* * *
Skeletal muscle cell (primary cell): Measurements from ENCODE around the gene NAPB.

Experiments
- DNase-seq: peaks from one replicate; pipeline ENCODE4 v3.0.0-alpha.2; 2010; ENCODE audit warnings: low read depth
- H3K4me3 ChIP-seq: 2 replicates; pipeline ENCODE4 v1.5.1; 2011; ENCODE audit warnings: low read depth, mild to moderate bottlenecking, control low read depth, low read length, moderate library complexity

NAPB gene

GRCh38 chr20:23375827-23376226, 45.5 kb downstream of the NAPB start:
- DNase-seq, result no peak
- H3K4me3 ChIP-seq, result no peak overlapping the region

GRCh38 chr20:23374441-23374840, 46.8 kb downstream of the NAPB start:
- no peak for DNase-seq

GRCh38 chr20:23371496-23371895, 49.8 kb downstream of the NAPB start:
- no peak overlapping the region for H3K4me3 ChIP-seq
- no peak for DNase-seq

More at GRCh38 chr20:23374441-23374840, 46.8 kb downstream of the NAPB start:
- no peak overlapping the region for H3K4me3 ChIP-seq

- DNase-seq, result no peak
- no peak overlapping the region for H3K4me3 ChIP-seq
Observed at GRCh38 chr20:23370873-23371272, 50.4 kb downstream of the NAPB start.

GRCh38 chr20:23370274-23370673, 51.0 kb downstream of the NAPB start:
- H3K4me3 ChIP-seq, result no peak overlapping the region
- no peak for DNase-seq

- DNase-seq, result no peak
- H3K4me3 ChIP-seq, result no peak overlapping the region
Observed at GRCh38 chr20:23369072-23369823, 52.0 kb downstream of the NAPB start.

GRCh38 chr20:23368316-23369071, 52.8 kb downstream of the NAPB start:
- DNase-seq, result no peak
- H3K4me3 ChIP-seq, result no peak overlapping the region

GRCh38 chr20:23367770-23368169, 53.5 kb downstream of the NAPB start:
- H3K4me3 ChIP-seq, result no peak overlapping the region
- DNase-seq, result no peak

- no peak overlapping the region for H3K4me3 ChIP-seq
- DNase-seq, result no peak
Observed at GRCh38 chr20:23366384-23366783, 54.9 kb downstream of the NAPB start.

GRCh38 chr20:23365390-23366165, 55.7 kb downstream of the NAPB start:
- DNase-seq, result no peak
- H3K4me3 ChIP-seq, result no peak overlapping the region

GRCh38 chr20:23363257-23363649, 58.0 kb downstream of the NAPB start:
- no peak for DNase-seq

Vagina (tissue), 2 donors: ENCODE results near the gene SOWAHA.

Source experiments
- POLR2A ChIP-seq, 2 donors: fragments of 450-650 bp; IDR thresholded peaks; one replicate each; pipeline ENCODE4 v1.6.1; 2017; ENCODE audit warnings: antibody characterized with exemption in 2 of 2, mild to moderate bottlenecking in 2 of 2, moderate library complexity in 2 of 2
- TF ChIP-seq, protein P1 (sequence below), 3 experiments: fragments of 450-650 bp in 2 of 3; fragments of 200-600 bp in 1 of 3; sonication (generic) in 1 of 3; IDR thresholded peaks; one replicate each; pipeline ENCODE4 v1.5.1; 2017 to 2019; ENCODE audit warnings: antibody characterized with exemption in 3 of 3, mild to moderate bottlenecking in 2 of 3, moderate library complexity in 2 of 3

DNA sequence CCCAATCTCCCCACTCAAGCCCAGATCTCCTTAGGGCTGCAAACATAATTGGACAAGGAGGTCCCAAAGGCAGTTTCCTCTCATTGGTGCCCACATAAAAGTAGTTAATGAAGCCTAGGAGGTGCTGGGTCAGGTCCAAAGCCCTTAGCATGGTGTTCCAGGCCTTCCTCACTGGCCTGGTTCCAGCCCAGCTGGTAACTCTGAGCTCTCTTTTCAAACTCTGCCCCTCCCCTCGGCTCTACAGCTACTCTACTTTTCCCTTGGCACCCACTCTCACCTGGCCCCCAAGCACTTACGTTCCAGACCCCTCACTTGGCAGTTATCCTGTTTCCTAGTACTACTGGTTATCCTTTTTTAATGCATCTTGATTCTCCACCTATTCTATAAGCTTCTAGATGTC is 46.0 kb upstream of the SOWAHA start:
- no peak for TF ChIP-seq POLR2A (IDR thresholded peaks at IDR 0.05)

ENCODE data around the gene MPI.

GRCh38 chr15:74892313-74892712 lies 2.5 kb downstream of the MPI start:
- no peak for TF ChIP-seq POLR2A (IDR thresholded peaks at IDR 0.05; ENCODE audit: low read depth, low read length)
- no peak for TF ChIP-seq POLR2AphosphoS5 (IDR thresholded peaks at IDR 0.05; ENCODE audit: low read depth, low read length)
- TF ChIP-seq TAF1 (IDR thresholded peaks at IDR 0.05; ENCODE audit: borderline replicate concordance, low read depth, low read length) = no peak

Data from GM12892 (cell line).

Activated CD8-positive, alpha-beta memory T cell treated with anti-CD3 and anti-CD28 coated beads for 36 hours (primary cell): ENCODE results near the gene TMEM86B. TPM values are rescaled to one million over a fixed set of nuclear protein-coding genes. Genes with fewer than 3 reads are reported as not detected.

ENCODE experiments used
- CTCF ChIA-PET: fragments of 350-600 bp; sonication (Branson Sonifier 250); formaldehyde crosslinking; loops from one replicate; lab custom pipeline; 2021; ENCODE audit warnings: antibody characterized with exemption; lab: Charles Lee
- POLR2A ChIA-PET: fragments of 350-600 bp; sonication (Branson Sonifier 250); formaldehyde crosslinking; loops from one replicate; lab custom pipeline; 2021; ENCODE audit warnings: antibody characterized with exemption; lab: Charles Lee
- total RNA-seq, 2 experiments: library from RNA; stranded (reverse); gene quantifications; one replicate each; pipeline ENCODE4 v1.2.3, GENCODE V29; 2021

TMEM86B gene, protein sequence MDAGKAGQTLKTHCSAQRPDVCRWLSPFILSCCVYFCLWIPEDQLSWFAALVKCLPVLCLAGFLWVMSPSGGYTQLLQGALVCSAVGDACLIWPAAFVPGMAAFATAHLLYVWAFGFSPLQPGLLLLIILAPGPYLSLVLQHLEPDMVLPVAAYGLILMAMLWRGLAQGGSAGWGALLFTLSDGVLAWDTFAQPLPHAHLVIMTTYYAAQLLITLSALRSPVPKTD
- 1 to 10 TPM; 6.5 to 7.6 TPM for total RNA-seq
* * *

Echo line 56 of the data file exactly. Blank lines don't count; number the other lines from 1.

TMEM86B gene, protein sequence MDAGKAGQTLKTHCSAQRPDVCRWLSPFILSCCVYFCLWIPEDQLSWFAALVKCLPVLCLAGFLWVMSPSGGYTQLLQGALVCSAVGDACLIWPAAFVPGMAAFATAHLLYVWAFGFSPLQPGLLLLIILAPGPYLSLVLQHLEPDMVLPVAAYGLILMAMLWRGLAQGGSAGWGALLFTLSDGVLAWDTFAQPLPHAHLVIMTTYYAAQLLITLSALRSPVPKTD